Williston Park's governing body was unseated Saturday, their posts temporarily filled by some very small shoes.
As part of the "Village Official for a Day" program, six fourth-graders from Williston Park and Mineola who had won an essay contest were able to act as officials and sit in their chairs during a special 25-minute board meeting.
The real officials sat behind their young "representatives," coaching them on meeting etiquette and telling them how to vote. The students handled such matters as the reading of monthly reports, and they unanimously passed a resolution allowing auxiliary police to purchase a new vehicle.
Every fill-in board member also read aloud their winning essay on the meaning of "Together, We Can Make a Difference." They included ways residents can contribute to their community, such as helping the elderly cross streets, recycling, planting a vegetable garden that would yield free food for the needy, and asking drivers to follow traffic rules.
Nine-year-old Ryan Toohig, from Center Street School in Williston Park, stood in for Mayor Paul Ehrbar and started the proceedings with the mayor's report. He gave updates on road repairs, preparations for snow, and spoke about the progress of the cleanup at the site of a five-alarm fire that swept through a business district on Willis Avenue in July.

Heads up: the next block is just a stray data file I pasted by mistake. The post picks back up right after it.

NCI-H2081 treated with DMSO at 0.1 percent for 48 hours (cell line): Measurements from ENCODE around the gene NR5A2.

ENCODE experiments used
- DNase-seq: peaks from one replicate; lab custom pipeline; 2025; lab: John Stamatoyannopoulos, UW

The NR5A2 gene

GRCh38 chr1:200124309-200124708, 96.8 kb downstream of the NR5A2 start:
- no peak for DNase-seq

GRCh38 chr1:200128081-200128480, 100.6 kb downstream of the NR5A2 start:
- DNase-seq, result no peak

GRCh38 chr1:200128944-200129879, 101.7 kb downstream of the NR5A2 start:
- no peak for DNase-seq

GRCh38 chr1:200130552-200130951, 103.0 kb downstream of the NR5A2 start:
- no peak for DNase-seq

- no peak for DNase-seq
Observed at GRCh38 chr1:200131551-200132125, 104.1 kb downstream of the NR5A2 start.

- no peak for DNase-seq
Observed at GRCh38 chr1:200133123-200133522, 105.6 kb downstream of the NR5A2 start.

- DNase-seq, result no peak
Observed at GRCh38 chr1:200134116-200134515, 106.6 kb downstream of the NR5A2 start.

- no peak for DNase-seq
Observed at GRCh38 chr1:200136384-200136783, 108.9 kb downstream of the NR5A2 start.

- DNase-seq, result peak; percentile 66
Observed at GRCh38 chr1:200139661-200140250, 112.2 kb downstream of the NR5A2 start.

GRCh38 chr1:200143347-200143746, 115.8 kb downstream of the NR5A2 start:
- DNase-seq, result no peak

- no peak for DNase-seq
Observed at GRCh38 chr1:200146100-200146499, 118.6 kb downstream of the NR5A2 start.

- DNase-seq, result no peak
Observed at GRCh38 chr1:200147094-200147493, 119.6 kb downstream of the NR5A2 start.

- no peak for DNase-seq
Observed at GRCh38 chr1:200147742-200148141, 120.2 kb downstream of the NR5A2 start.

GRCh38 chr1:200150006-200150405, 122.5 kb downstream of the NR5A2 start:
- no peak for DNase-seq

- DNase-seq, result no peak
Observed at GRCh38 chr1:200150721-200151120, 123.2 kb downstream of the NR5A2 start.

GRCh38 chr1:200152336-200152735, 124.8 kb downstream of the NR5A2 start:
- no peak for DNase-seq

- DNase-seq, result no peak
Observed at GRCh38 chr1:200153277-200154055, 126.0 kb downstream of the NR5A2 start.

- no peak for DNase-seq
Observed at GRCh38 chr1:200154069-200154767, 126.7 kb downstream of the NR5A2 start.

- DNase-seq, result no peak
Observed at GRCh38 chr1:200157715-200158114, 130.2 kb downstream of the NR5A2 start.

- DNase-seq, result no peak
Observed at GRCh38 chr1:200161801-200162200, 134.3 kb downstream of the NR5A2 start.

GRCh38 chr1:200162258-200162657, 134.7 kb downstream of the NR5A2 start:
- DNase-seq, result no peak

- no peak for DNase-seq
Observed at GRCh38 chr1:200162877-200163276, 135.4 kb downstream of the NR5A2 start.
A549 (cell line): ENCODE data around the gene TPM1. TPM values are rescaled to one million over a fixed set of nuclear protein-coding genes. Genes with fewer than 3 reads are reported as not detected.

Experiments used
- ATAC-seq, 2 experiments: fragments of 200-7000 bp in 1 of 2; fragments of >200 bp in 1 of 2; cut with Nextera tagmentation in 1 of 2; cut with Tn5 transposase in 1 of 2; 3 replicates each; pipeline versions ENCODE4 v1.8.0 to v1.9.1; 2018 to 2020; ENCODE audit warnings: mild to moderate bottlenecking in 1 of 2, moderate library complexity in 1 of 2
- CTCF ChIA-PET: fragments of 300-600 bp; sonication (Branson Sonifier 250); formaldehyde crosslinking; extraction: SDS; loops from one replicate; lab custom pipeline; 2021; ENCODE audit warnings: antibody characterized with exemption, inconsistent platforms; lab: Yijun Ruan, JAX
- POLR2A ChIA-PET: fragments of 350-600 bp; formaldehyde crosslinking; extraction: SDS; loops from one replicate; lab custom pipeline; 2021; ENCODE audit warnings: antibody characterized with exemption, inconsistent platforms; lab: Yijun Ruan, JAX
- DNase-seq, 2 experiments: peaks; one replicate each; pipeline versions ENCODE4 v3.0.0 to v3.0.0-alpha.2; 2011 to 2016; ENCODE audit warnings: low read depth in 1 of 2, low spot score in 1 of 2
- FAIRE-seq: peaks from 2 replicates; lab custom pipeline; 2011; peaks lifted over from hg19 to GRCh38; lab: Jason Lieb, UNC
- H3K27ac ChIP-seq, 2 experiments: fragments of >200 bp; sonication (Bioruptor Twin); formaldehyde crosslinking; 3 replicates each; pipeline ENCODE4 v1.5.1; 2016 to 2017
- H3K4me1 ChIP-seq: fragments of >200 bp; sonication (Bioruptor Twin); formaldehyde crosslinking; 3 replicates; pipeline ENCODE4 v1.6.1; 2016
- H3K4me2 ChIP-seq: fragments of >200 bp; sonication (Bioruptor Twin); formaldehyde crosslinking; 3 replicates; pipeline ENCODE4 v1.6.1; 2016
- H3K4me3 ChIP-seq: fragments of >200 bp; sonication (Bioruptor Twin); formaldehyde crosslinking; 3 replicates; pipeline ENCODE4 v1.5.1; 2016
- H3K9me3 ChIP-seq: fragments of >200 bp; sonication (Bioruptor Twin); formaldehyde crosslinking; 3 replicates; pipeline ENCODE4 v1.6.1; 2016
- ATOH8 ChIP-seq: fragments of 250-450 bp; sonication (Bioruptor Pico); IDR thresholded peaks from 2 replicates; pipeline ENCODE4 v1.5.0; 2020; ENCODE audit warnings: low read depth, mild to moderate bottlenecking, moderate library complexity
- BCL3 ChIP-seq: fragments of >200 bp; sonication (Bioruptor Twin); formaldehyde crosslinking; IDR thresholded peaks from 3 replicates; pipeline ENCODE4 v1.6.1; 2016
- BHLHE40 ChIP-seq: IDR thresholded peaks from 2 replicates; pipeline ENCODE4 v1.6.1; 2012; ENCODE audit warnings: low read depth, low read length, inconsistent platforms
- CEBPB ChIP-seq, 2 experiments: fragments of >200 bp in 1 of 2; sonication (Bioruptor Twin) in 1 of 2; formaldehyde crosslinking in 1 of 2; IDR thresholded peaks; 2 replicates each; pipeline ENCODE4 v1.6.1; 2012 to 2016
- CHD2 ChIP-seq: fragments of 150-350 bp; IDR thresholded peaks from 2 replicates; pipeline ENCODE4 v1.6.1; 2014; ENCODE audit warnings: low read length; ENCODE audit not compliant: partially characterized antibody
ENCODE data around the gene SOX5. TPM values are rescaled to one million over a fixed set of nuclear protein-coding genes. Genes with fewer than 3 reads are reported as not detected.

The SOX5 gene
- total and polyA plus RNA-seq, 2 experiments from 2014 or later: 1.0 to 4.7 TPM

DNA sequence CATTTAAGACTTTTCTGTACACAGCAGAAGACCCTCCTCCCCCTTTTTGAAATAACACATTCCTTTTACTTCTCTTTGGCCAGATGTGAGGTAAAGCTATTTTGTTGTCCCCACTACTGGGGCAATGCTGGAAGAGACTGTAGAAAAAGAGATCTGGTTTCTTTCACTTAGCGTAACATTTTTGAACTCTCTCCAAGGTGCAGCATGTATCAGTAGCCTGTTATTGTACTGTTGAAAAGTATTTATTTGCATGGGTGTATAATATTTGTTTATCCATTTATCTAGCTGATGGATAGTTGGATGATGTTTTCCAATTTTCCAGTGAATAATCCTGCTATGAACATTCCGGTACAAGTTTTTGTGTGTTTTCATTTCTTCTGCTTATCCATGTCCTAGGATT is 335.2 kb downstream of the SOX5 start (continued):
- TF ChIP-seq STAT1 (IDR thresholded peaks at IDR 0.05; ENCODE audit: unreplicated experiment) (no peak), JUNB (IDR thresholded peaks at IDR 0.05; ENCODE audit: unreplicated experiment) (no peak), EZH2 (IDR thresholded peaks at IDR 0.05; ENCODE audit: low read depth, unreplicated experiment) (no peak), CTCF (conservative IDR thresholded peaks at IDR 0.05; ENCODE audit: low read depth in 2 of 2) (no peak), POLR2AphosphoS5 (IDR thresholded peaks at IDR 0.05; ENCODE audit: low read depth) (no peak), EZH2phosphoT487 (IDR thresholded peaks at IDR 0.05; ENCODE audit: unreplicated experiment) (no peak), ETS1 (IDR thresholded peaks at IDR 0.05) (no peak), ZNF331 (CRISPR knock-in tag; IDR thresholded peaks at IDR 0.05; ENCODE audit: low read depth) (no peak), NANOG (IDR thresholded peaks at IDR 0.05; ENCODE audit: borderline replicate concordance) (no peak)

"That has been ongoing and should be completed soon," Ryan said of the cleanup.
After the meeting, Ryan said he could see himself becoming the real deal. "It was a little confusing, but I felt better and better as the meeting went on," he said.
Karen Hoffman, among the children's relatives in the audience, said she was surprised that her normally shy 8-year-old daughter, Brooke, seemed comfortable in trustee William Carr's chair. "I liked talking on the microphone," said Brooke, a pupil at St. Aidan School in Williston Park.
The other essay winners are: Mikoto Tsubo from the Center Street School, Michael Duda and James Desiderio from the Jackson Avenue School in Mineola, and Elizabeth Mignardi from St. Aidan School.
The program started about 10 years ago to help introduce young people to local government. At the end of the meeting the children received certificates from the board and gift certificates for Barnes & Noble.
"They all did an excellent job," Ehrbar said.